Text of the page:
KOTA KINABALU: Members of the public have been asked not to jump to conclusion on the cause of death of the 14 pygmy elephants in Lahad Datu.
Tourism, Culture and Environment Minister Datuk Masidi Manjun told press members after addressing his ministry’s monthly staff gathering yesterday that it was dangerous for them to come up with an assumption at this time unless there was strong evidence to support their argument.
“We cannot assume because the first test conducted failed to show how the elephants had died,” he said.
He added that a lot of people had mentioned the possibility that the elephants were killed by oil palm plantations.
“But the elephants died 42 kilometers from the nearest plantation. That is very far away. So anything could have caused their deaths,” he said.
Masidi also said it was wrong to point fingers at village folk as the culprits.
When asked if it was possible that the elephants could have been poisoned by pesticides gotten from Indonesia,, Masidi replied that if pesticides were used in the killing of the elephants, it would have been apparent in the first test carried out.
“It would have been found in the lab test … if it was pesticide, other animals would have been found dead near the locations too. But there were none. Moreover, half of the elephants from the same herd are still alive. If it is true that they had grazed at the same areas, all of them would have been dead,” he explained.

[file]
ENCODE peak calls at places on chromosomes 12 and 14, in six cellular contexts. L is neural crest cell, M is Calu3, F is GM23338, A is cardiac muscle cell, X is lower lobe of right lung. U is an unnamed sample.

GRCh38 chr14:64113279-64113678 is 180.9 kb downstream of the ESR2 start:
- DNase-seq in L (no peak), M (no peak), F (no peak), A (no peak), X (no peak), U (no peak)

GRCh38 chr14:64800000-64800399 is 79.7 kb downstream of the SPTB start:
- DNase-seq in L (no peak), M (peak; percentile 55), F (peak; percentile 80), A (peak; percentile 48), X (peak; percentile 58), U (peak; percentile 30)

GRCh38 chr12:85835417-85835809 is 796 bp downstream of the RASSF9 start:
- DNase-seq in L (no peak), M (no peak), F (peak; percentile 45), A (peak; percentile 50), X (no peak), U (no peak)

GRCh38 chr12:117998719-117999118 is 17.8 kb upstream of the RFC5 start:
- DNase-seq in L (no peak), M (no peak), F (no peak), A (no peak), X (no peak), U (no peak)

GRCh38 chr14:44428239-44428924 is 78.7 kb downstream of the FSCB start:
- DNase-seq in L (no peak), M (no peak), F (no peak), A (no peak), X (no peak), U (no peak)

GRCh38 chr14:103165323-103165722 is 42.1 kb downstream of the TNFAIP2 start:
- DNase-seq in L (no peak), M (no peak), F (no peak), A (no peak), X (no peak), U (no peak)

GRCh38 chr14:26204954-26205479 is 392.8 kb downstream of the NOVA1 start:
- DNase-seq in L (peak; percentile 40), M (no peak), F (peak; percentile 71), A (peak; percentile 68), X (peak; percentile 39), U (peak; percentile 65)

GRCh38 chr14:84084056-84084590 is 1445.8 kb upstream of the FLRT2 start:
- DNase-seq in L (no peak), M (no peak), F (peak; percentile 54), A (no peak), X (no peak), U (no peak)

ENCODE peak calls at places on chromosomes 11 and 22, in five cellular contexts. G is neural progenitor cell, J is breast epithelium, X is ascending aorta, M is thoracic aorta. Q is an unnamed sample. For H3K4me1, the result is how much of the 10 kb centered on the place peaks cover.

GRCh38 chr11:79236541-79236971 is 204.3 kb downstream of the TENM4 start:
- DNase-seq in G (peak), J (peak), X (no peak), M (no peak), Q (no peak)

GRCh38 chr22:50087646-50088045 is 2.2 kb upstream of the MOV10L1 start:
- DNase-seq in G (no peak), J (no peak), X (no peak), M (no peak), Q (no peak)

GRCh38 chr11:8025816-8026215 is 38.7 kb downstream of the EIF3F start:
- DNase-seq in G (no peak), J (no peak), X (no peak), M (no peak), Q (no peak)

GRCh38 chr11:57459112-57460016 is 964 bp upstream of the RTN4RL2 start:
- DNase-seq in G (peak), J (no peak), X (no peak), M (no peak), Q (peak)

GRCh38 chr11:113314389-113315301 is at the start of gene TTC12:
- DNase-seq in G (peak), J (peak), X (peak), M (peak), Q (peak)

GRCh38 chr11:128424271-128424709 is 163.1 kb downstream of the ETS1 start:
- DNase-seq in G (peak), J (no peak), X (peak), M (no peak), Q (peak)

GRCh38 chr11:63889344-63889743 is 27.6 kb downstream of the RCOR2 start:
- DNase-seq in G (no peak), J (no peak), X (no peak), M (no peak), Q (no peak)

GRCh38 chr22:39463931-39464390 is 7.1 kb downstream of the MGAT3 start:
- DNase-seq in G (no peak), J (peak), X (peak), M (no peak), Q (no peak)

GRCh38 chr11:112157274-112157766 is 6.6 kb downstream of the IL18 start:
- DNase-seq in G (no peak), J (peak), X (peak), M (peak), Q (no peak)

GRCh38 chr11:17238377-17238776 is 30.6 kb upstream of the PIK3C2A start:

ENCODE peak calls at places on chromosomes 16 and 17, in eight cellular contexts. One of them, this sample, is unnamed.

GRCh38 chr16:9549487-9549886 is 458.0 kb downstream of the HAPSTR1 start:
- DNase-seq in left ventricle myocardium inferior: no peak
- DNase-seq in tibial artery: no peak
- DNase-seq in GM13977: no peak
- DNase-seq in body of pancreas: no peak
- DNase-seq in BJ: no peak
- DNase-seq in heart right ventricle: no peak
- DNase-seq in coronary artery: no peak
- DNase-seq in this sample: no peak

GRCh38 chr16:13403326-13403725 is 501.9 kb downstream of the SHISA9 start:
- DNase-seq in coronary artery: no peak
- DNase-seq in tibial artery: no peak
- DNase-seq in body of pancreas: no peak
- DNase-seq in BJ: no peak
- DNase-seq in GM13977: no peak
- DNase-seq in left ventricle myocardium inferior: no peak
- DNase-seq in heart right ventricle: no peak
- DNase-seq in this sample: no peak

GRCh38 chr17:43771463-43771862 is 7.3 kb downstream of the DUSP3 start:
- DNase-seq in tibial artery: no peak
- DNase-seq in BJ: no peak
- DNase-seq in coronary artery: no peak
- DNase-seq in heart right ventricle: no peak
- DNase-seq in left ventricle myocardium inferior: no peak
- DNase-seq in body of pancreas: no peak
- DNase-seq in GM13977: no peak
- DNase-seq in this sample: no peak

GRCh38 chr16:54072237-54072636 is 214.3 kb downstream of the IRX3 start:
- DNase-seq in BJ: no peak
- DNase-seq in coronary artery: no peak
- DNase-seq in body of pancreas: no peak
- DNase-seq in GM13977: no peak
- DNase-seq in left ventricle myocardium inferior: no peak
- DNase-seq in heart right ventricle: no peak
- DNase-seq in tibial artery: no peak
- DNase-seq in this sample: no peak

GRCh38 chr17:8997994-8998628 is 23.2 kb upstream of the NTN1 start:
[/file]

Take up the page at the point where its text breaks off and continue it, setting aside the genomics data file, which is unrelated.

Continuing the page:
Masidi added that he did not think the pesticide was dumped into the river because otherwise they would have found dead fishes too.
Meanwhile, the samples from the dead elephants have not been sent to laboratories in Australia and Thailand as the issue is governed by the Convention on International Trade in Endangered Species (CITES).
“We have to wait for their approval before we can send the samples to Australia and to Thailand. CITES is responsible on such issues. Moreover, the pygmy elephants are classified under Class 1 of CITES, so we need their approval before we can ship the samples outside of Sabah. We will be getting the approval to send the samples over to Thailand but the approval to send the samples to Australia is still pending,” he said.
Fortunately, the samples, which were refrigerated, can last for a long time, even years.
He stressed that they were keen on resolving the issue as soon as possible as it has garnered world attention.
Masidi then mentioned that there was still no tip-off from the public despite the RM100,000 reward that was now being offered for the capture and conviction of the perpetrator that had caused the elephants’ death.
“Even the police, who have tried their best, have yet to find any lead on what killed the elephant. It is a mystery, so we need to tackle the issue with caution. We don’t want to accuse people unnecessarily.
“Give them time. We hope there will be concrete evidence on the cause of death. I must caution however than not all scientific knowledge can solve problems.”